In 2012, McKinsey established the Global Infrastructure Initiative (GII) with the objectives of identifying ways to improve the delivery of new infrastructure and to get more out of existing assets. Our approach has been to stimulate change by convening global infrastructure leaders to exchange ideas and to find practical solutions to improve how we plan, finance, build and operate infrastructure.
To date, GII has hosted three global summits (Istanbul in 2012; Rio de Janeiro in 2014; and San Francisco in 2015), as well as a number of regional roundtables. Over the coming year, we will host a global summit in Singapore in March 2017, and a dozen more roundtables. In addition, we are starting a series of Innovation Site Visits; these will immerse participants in innovative infrastructure approaches. Our first site visit in the third quarter will take participants to Changsha, China, to visit the Broad Group. Broad manufactures modular buildings that are five times more energy efficient than conventional ones, and up to 30 percent cheaper to build. Broad recently built a 57-story mixed-use skyscraper in just 19 days.
To disseminate the GII’s best insights and practices, we have printed two editions of Voices from the Global Infrastructure Initiative. From now on, Voices will be published digitally four times a year. Our report from the 2015 GII Summit is also available on the site, as are related videos and podcasts.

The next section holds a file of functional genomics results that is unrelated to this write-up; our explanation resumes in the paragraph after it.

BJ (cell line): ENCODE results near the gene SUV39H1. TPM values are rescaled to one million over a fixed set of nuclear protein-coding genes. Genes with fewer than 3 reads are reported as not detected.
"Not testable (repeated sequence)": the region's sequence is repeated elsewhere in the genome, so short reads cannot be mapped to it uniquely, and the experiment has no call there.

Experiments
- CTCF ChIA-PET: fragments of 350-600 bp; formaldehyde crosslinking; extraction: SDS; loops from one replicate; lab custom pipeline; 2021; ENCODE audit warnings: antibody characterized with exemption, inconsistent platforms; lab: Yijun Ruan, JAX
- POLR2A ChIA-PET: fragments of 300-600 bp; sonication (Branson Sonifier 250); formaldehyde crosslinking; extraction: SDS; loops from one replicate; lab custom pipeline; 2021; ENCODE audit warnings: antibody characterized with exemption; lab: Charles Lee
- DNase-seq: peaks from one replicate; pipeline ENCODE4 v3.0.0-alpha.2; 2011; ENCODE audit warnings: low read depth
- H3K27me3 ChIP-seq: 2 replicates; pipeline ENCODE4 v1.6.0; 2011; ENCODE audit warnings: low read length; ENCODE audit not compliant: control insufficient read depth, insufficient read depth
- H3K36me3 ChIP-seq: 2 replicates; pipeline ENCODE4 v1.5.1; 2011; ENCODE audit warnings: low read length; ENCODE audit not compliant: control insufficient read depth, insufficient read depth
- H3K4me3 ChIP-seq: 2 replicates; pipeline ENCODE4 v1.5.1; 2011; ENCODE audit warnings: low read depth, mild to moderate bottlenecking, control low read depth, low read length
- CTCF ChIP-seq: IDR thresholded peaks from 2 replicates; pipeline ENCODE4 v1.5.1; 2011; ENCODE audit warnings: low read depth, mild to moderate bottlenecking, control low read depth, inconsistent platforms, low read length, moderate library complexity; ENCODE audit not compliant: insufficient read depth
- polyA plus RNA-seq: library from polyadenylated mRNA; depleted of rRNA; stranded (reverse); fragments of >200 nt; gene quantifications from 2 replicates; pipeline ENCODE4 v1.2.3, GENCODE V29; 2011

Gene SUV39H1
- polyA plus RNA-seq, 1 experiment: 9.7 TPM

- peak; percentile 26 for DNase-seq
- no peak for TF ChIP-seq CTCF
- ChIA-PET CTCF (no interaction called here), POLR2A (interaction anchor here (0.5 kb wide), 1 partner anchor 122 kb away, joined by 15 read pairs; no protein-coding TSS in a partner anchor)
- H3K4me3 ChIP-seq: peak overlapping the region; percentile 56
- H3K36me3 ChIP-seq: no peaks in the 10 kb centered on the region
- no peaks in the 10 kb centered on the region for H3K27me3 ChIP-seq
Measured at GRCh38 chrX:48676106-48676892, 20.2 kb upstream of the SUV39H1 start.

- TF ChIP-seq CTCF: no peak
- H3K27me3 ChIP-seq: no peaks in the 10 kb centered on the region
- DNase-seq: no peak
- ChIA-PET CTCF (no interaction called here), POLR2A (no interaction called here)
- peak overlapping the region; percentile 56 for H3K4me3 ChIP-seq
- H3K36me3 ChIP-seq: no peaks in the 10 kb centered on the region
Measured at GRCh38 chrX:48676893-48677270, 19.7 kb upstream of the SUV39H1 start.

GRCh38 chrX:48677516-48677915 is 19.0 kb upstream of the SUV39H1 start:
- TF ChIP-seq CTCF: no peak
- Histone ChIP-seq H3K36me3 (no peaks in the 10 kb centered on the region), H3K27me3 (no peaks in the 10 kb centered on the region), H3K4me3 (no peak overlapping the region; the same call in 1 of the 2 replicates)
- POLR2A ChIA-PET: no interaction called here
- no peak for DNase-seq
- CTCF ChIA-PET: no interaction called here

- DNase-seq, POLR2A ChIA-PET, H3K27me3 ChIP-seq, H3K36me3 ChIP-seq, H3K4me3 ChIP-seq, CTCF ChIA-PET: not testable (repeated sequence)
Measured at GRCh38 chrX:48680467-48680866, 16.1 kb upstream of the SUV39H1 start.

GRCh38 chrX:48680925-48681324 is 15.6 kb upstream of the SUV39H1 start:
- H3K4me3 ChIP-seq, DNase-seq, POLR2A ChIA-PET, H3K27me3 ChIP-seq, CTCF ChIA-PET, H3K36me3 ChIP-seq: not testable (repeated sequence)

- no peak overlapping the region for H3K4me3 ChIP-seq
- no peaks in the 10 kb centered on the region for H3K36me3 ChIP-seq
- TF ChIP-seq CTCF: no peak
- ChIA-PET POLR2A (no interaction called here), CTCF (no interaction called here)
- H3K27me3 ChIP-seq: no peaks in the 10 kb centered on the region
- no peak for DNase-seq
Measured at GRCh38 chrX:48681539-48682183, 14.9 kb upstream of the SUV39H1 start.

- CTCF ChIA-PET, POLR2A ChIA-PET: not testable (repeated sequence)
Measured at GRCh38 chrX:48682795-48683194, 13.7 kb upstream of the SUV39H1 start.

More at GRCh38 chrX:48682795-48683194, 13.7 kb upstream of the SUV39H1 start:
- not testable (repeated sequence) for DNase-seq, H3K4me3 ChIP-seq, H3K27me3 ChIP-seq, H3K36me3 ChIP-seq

This edition of Voices includes articles, interviews, videos, and podcasts that offer novel solutions to improving infrastructure delivery. For example, Andrew Wolstenholme explains how Crossrails’s innovation program works, while Heathrow’s Andrew Macmillan examines what infrastructure providers can learn from consumer companies. Lincoln Leong of the Hong Kong MTR shows how that city’s rail system makes a profit. McKinsey’s Tim McManus offers five ways to improve the chances of megaproject success; other McKinsey experts make the case for tapping private-sector finance for sustainable infrastructure. Short and practical, these and other contributions suggest specific actions that can be applied widely.
We hope that you enjoy this edition of Voices and welcome your thoughts on what you would like to read about in future publications.
Warm regards, Tony